Saturday was a busy day, I rose very early as I had to be at work by ten, and it takes a while to get ready. Before ten I arrived to be greeted with the phrase "Go away!" This was because the email system at work had failed, again, and the email telling me to arrive at one p.m. had not arrived at my end, it did arrive around 11:30 that day however when I was back home. So I dragged my weary bulk back home via the market ensuring I bought nothing and rested my intellect until time to retrace my steps.
At two p.m. we had a talk to open the 'Cold War' Exhibition which runs alongside the exhibition featuring the 60's to 80's period, a very good idea indeed. Here the curator of the 'Wethersfield Airfield Museum' give a talk on the history of the base during the days of Cold War activity. This base was used by the USAF from the early 50'suntil sometime in the 90's when the world was once again safe for democracy, if you vote the way we say. There appears to be no webpage but there is a 'RAF Wethersfield' Museum page on facebook which is worth visiting.
Originally built for World War 2 bombers, twin engined A-20 'Havocs' flew from here, the runway was lengthened for jet fighter bombers when the US returned in the early 50's. The 'Thunderstreak' and later the 'Sabre' jet that became famous during the Korean War were later superseded by the 'F100 Super Sabre' supersonic jet and later the first prototype 'F 111' arrived here.
These and other aircraft put on airshows attended by many locals. When asked how many in our audience of 60 persons had attended one of these around half had done so. The locals and the Americans got on very well indeed. The friendships were such that between the early 50's and 1990 around 4000 weddings took place, not all from the town but from the wider area. One anecdote concerned a bus driver who often drove girls from Ipswich to the base on a Saturday night for the dances and events staged there. He commented that when he left for home after midnight the bus was always half empty. Many women went to the States, some men remained here and one of those was in the audience last night, by chance his photo and details were mentioned during the talk. Many of the US folks return regularly to the town, often visiting the museum as they ought!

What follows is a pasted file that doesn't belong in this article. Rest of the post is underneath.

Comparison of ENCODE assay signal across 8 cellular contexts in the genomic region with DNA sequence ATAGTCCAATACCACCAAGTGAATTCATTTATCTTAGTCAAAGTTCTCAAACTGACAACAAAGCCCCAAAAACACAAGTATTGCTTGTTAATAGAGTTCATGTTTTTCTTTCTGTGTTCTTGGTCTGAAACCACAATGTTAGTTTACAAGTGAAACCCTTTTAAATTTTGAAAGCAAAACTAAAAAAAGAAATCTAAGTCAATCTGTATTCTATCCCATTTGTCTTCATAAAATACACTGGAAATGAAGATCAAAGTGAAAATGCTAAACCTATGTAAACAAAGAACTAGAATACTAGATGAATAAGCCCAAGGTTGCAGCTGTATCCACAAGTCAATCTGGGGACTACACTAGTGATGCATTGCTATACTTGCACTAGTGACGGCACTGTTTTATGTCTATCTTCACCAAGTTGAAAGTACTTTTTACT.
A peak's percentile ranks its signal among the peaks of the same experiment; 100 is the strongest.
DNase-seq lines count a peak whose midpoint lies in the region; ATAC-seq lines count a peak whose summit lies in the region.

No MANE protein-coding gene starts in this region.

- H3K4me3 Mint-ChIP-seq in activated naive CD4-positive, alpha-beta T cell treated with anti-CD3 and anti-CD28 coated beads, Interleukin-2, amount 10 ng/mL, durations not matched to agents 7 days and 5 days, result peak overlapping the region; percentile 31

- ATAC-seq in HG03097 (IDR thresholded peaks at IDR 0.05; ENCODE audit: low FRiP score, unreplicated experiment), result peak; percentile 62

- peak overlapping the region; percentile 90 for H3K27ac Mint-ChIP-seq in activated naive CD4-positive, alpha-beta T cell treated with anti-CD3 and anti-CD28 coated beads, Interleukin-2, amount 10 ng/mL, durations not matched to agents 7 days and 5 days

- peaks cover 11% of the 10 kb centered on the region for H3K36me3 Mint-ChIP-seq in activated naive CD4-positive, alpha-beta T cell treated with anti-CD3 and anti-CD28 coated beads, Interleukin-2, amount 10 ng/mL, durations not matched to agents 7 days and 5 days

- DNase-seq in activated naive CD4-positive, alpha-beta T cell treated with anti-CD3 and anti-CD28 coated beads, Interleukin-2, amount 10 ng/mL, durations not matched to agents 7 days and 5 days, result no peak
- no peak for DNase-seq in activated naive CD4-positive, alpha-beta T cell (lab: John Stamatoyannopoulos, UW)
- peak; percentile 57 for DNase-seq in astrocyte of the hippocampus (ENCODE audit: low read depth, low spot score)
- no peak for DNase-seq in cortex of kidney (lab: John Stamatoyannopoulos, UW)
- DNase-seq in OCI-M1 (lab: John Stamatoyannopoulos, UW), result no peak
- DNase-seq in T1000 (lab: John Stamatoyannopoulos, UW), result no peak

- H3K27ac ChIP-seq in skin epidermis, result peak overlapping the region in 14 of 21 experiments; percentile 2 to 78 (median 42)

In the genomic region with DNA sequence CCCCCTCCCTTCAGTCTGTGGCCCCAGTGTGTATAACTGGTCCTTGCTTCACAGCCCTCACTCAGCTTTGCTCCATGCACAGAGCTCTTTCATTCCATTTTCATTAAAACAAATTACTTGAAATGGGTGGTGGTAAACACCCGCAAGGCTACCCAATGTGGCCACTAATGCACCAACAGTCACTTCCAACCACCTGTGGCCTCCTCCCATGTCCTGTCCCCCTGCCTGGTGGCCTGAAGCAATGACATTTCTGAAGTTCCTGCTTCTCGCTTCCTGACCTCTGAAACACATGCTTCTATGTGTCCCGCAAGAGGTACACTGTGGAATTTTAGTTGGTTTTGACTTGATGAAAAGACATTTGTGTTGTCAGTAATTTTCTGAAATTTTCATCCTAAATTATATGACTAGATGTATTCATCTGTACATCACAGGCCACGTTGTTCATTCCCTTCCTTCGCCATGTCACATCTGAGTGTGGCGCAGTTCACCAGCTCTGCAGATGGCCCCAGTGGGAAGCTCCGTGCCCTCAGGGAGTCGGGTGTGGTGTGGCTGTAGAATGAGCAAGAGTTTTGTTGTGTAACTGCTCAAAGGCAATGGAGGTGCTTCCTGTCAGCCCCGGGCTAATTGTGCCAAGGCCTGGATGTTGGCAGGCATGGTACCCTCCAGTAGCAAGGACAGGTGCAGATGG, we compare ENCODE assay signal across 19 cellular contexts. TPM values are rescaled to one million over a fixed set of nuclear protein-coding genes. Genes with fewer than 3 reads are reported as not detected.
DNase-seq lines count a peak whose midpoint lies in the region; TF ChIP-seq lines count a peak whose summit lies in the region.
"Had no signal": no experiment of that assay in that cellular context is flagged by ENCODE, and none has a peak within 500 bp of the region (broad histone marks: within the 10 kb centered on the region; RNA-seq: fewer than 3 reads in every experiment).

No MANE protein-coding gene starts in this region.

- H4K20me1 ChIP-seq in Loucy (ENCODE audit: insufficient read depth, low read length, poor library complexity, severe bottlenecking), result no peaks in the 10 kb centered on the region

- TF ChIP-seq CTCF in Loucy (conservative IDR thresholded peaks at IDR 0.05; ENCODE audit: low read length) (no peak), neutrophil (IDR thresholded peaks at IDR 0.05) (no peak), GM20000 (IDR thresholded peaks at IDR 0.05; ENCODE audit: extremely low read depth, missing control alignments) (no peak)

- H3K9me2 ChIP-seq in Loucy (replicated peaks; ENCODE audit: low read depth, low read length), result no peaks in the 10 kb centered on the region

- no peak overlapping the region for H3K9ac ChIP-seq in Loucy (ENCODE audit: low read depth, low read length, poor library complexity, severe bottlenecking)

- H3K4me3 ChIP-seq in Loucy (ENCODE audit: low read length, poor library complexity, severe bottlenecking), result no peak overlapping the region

There was little fear during the Cold War that I can remember. Certainly we knew of the cost if war broke out but the 'Cuban Missile Crisis' was the only time that this came close and then neither side wished to pursue this. 'MAD,' Mutually Assured Destruction, ensured no successful war was possible and few entertained the idea. Today there is more danger from small militant groups carrying even smaller nuclear weapons in hand luggage!
However the first CND (Campaign for Nuclear Disarmament') march left from Wethersfield and marched to the House of Commons. I often wondered why these folks did not march through the streets of Moscow or campaigned to get the Soviets to stand down their weapons. In war two sides participate not just one, Soviet influence was strong among these groups, feeding on fear and a one sided 'appeasement' attitude that prevailed mostly amongst the middle classes as far as I can remember. They do not gather in large groups to oppose North Korea or Iran or Israel having such weapons, is there a reason for this?
A very popular and enjoyable talk which afterwards encouraged some attending to wander again through the exhibits and even spend money in the shop. This we were delighted to encourage!
It did mean we did not close until late and then I got home just in time for the 6 pm football which was acceptable after a hard day
I have just discovered this on YouTube, a video by Ross from the Wethersfield Museum which is worth a look.